Connecting neighbourhoods in Turnhout
From Isolation to Inclusion (I2I) is a North Sea Region project that brings together people from institutions and municipalities to find new ways to tackle social isolation and loneliness.
The Belgian city of Turnhout is one of the partners in the project. For Turnhout, it is of special importance to tackle social isolation among senior citizens and increase social cohesion in neighbourhoods.
On May 10, representatives from the project partners sat down with partners from local welfare organisations at the De Schoor service centre in Turnhout. The aim was to inspire each other with cases and practical examples from the local welfare landscape.
See more photos from the visit on Facebook.
Link worker as contact point
One of the good practices from the City of Turnhout is a link worker for senior citizens, based in the Welfare Centre. In addition to being the contact point for seniors, the link worker can also pick up on needs for more social contact.
“In the first year, we did 160 home visits and reached 115 seniors. These are great results”, says Kelly Verheyen, alderman for welfare in the City of Turnhout.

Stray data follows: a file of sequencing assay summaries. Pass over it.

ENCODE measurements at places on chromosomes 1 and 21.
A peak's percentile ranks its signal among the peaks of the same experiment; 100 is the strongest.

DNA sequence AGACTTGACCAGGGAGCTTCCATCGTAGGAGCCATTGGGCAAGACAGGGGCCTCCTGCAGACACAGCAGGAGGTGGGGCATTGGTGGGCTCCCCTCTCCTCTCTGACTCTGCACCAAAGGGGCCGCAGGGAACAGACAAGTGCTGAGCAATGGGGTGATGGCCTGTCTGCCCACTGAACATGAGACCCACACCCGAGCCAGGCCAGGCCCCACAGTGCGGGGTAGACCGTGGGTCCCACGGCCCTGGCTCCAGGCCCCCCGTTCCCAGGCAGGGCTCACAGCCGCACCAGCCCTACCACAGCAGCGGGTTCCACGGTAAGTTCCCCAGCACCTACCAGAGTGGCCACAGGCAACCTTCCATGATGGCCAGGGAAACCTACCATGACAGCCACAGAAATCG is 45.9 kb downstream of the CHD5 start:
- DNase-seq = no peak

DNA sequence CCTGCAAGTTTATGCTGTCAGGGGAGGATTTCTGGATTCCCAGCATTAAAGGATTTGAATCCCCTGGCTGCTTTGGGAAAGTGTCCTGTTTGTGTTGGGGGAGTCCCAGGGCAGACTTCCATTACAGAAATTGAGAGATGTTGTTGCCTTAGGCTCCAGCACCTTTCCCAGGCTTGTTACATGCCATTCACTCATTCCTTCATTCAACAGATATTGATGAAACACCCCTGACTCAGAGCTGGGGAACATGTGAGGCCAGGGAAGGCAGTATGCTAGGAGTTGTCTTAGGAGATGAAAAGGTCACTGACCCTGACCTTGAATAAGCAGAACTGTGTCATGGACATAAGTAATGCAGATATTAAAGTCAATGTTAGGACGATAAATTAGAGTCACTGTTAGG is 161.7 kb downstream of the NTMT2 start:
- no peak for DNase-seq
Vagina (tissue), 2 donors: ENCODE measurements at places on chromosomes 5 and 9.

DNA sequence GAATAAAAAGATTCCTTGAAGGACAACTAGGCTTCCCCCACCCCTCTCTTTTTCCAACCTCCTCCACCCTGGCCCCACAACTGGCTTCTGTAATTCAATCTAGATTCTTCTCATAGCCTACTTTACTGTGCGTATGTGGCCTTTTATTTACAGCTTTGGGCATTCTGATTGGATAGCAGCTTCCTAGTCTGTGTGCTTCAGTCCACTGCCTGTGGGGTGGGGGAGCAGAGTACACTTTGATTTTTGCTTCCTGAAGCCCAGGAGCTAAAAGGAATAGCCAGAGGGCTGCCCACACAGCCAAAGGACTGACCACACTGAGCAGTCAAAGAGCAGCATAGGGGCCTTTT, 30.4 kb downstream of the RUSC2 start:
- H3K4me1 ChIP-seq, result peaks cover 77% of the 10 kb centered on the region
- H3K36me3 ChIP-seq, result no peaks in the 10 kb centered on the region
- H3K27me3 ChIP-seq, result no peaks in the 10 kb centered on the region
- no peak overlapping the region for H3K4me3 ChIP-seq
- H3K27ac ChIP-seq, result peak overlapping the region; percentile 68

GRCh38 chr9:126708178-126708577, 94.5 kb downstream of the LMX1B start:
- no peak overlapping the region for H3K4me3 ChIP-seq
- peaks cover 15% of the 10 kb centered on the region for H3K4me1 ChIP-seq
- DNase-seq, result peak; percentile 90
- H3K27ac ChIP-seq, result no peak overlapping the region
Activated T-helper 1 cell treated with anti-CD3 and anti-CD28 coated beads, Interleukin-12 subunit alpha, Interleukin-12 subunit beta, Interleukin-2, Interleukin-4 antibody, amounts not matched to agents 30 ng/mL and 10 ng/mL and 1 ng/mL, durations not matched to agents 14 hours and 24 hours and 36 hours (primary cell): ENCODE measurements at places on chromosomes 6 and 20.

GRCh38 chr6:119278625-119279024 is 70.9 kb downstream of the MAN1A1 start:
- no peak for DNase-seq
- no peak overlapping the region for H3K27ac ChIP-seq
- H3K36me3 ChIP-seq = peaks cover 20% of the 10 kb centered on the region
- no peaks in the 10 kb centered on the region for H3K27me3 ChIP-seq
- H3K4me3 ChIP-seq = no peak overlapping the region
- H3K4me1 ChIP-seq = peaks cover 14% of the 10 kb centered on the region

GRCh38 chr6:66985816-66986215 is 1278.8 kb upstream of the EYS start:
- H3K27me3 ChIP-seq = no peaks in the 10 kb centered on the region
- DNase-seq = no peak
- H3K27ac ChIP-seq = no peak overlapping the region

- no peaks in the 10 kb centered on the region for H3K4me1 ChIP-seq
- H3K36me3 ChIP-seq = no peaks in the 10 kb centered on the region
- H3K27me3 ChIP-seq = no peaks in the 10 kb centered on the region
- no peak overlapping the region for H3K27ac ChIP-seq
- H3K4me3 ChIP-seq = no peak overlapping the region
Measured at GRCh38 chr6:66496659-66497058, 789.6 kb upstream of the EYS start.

The average age of seniors requesting care is 78. 82 per cent of these are single. The link worker was able to refer seniors to other care partners more than 230 times the first year.
“It is positive that most seniors keep in touch with the link worker. This means that they can ask for and receive help more quickly. Many seniors are hesitant to ask for help, so this clearly show the value of having a link worker”, says Verheyen.
I2I partners are welcomed to De Schoor.
Important service centre
Luc Op de Beek, alderman and chairman of Zorggroep Orion, welcomed the I2I partners to the De Schoor local service centre.
The local service centre is an open house, featuring various activities and serving meals.
“The centre plays an important role in connecting the neighbourhood. The planned addition of a neighbourhood coach and a volunteer care coordinator will be fantastic additions”, says Op de Beek.
As well as these two roles, a care coach will also start at De Schoor shortly.
Inside De Babbelbus
The participants were also introduced to De Babbelbus, a mobile meeting place where residents of De Schoor are invited to think together and make suggestions for the service centre.
“The bus is a meeting place that is all about dreams, connections, and hope. It is a good example of how we can stimulate people to meet in ways that are both flexible and highly focused”, says Luc Op de Beek.
More than 1500 residents received a personal invitation to drop by the Babbelbus, with the aim to create even better services and activities at De Schoor.